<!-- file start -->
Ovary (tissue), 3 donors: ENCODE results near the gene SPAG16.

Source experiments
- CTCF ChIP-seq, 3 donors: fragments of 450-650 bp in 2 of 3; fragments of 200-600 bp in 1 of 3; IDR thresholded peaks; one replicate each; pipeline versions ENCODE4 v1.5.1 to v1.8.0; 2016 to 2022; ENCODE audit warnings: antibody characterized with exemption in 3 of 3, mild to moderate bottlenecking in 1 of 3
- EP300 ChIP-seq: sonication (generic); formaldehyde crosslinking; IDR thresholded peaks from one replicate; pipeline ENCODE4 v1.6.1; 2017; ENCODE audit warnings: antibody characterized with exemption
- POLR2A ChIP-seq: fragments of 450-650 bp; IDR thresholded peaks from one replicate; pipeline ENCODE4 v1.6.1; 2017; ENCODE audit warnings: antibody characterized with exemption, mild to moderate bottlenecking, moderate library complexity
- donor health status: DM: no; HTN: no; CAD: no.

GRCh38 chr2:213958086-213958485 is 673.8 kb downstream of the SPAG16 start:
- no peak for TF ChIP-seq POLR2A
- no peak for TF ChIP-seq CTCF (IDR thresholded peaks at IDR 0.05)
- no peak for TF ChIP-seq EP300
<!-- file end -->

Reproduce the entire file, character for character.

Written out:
Ovary (tissue), 3 donors: ENCODE results near the gene SPAG16.

Source experiments
- CTCF ChIP-seq, 3 donors: fragments of 450-650 bp in 2 of 3; fragments of 200-600 bp in 1 of 3; IDR thresholded peaks; one replicate each; pipeline versions ENCODE4 v1.5.1 to v1.8.0; 2016 to 2022; ENCODE audit warnings: antibody characterized with exemption in 3 of 3, mild to moderate bottlenecking in 1 of 3
- EP300 ChIP-seq: sonication (generic); formaldehyde crosslinking; IDR thresholded peaks from one replicate; pipeline ENCODE4 v1.6.1; 2017; ENCODE audit warnings: antibody characterized with exemption
- POLR2A ChIP-seq: fragments of 450-650 bp; IDR thresholded peaks from one replicate; pipeline ENCODE4 v1.6.1; 2017; ENCODE audit warnings: antibody characterized with exemption, mild to moderate bottlenecking, moderate library complexity
- donor health status: DM: no; HTN: no; CAD: no.

GRCh38 chr2:213958086-213958485 is 673.8 kb downstream of the SPAG16 start:
- no peak for TF ChIP-seq POLR2A
- no peak for TF ChIP-seq CTCF (IDR thresholded peaks at IDR 0.05)
- no peak for TF ChIP-seq EP300